cultural area during this era.
•Vikings - The Vikings swept into many parts of Europe - from Normandy, to
Mediterranean areas to Russia - during the 8th and 9th centuries, looting and
destroying communities, churches, and monasteries. Some settled and
intermarried with natives, forming new groups such as the Normans and the Rus
(Russians). However, a very important consequence of their invasions was the
development of feudalism in Europe. The attacks convinced Europeans that
protection was vital, and so they organized into a network of lords and vassals,
that eventually built kingdoms with great armies ready to fight
•Turks - The Turkish people were originally Indo-Europeans
who migrated into the Middle East during various times of the
era. The Seljuk Turks invaded the Byzantine Empire, sparking
another great migration from Europe to the Middle East - the
Crusaders. Seljuk Turks were indirectly responsible, then, for
Europe's growing interest and involvement in long-distance
trade. By the end of the era the Ottoman Turks were on the
rise. They captured Constantinople and many other parts of
Europe, and they gained control of trade on the Mediterranean.
Turks even invaded India, forming the Delhi Sultanate, and
introduced Islam to India with such force that the
consequences reverberated though the rest of Indian history.
•Mongols - The Mongol conquests have been depicted as
assaults by savage and barbarian people who brought nothing
but death and destruction to the areas they attacked. Whereas no
one can deny the brutality of the Mongols, their conquests had a
much more varied impact on world history than has been
acknowledged by many historians in the past. At the peak of
their power, the Pax Mongolica meant that once-hostile
people lived together in peace in areas where most religions
were tolerated. From the Il-Khan in the Middle East to the
Yuan Dynasty in China, Mongol rulers established order, and
most importantly, provided the stage for intensified
international contact. Protected by Mongol might, the trade
routes carried new foods, inventions, and ideas from one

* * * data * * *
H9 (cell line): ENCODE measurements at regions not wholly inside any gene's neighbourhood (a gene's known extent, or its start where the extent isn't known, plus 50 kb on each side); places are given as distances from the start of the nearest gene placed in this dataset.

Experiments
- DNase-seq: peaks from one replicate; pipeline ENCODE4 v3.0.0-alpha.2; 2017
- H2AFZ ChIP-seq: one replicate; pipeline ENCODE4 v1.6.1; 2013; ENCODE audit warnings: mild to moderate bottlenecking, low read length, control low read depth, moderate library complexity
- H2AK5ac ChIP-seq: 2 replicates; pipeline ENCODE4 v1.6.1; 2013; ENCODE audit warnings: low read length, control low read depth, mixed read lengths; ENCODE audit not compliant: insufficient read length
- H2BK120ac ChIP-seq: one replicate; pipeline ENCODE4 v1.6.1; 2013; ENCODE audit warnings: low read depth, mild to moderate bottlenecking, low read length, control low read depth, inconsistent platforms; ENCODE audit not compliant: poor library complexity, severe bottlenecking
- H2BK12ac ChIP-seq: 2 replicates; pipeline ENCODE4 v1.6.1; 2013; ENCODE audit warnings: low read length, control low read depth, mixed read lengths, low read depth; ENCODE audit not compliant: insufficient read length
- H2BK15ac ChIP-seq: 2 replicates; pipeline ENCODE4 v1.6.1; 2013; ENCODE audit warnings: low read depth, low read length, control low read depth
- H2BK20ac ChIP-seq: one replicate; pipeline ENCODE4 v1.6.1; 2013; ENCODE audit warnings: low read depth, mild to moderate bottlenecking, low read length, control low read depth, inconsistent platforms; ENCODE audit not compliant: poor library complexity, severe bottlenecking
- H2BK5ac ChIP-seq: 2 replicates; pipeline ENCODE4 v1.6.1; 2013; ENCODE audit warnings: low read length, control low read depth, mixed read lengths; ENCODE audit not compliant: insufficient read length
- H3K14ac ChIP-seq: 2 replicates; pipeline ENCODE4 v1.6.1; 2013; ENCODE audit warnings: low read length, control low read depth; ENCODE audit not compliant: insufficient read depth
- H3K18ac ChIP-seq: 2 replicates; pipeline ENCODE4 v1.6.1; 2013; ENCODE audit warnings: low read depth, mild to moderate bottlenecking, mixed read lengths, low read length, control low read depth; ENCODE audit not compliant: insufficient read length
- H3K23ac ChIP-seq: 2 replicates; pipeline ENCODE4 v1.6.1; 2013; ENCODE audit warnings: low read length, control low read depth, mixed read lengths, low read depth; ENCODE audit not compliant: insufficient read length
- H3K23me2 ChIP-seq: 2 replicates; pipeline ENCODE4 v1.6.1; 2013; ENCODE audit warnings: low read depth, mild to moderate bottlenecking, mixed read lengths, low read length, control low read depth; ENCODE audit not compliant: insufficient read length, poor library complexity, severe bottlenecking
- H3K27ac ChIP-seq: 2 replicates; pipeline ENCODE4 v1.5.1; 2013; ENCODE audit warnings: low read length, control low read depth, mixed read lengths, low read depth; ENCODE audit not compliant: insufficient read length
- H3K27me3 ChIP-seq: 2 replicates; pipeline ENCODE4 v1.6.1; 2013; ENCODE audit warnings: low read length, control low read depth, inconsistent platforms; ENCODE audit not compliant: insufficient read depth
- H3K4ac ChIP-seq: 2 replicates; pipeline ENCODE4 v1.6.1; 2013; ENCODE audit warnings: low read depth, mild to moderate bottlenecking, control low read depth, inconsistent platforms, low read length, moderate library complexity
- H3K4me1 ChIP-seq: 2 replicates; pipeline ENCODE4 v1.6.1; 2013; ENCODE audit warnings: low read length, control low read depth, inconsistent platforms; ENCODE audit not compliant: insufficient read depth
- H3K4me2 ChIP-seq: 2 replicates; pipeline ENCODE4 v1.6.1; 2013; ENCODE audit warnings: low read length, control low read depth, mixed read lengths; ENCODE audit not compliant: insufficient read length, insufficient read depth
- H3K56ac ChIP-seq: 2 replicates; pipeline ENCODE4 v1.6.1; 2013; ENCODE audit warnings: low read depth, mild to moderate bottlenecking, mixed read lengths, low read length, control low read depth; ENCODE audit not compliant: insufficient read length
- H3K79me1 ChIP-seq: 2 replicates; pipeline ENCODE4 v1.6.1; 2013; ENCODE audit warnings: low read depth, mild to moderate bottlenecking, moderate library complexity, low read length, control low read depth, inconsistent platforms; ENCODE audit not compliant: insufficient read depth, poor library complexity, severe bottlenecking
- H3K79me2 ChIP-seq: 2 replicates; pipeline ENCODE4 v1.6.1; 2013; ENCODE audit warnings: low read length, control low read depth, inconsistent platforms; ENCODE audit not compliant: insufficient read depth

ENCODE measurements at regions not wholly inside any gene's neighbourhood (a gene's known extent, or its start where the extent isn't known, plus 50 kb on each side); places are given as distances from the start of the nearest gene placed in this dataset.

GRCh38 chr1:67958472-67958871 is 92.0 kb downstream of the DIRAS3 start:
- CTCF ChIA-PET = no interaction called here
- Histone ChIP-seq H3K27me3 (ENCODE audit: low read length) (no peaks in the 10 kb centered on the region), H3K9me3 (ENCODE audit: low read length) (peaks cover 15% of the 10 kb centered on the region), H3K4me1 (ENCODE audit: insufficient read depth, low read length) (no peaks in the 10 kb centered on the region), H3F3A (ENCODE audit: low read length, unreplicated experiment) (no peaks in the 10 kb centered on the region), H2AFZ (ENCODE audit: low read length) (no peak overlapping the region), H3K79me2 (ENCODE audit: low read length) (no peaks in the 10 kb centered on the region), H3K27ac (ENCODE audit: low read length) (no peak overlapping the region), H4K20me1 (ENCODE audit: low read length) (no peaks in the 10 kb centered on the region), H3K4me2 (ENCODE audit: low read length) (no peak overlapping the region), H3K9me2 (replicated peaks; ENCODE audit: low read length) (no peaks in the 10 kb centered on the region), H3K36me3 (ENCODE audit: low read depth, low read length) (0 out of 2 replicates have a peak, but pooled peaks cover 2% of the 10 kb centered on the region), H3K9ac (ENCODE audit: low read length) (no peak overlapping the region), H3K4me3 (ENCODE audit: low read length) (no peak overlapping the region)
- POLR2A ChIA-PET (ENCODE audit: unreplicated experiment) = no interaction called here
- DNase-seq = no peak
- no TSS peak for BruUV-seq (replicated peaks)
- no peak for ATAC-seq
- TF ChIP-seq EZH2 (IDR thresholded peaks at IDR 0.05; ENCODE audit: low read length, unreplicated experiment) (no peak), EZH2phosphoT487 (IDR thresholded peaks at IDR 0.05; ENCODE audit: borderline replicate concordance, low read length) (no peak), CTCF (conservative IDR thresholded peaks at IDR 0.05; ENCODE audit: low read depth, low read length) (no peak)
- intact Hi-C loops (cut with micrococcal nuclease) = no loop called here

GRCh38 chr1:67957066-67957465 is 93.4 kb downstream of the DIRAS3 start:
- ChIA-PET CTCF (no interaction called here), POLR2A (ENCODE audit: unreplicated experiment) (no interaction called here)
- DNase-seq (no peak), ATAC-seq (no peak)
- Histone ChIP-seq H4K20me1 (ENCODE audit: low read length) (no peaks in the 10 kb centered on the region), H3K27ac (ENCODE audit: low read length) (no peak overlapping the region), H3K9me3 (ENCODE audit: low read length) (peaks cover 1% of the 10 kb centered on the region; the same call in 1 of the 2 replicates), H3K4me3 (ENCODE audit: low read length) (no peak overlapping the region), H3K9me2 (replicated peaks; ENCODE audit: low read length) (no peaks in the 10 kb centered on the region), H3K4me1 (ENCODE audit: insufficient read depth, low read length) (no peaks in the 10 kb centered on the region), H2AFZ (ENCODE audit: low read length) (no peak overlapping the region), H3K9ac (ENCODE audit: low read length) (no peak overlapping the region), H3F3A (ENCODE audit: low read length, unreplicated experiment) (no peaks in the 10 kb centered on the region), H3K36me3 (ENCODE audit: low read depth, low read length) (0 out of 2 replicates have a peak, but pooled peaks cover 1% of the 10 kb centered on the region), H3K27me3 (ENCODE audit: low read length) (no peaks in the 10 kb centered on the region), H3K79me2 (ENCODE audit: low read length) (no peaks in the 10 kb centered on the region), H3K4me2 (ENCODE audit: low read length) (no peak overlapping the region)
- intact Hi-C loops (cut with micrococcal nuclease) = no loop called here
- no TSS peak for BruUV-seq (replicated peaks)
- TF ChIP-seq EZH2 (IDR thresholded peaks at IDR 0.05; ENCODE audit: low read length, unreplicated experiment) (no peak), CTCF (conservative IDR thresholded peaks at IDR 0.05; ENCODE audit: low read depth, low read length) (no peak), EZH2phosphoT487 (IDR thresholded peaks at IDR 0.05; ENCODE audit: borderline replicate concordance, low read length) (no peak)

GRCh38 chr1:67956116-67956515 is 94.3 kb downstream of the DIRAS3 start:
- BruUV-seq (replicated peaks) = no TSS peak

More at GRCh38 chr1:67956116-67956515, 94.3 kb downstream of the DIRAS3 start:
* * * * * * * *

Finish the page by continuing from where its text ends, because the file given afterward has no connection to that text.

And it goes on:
civilization to ther others, with nomadic people acting as
•Bantu-speaking people - Another important source
of cultural diffusion during this era was the Bantu
Migration, which took place in Africa. Bantu-speaking
people originally lived in an area south of the Sahara, but
probably because the desert was spreading southward they
began to migrate to better land. They spread south and
east into many parts of Africa, and their language
became a basis for the formation of many later
languages. The Bantu Migration is generally believed to
be a major source for Africanity, or a set of cultural
characteristics (including language) that are commonly
shared on the continent. Examples include music, the use
of masks, and scarification (permanent beauty etchings on
the skin).
Europeans referred to the plague as the Black Death because
its victims developed black or purpose swellings caused by
buboes, internal hemorrhages that gave the plague its name.
Once the plague hit a community, typically 60-70 percent of the
population died, and in some cases, no one survived. Important
results of the plague (other than individual death) are:
•Decline in population - In China decreasing population caused
by the plague contributed to the decline of the Yuan Dynasty and
lent support to the overthrow of Mongol control there. Europe's
population dropped by about 25% during the 14th century.
In Egypt population levels did not recover to pre-plague days
probably until the 19th century.
•Labor shortages - The plague was no respecter of
social class, and the affected areas lost craftsmen,
artisans, merchants, religious officials, farmers,
bureaucrats and rulers. In many areas farms fell into
ruin, towns deteriorated, and trade almost came to a
standstill. Labor shortages turned into social unrest, and
rebellions popped up in many areas.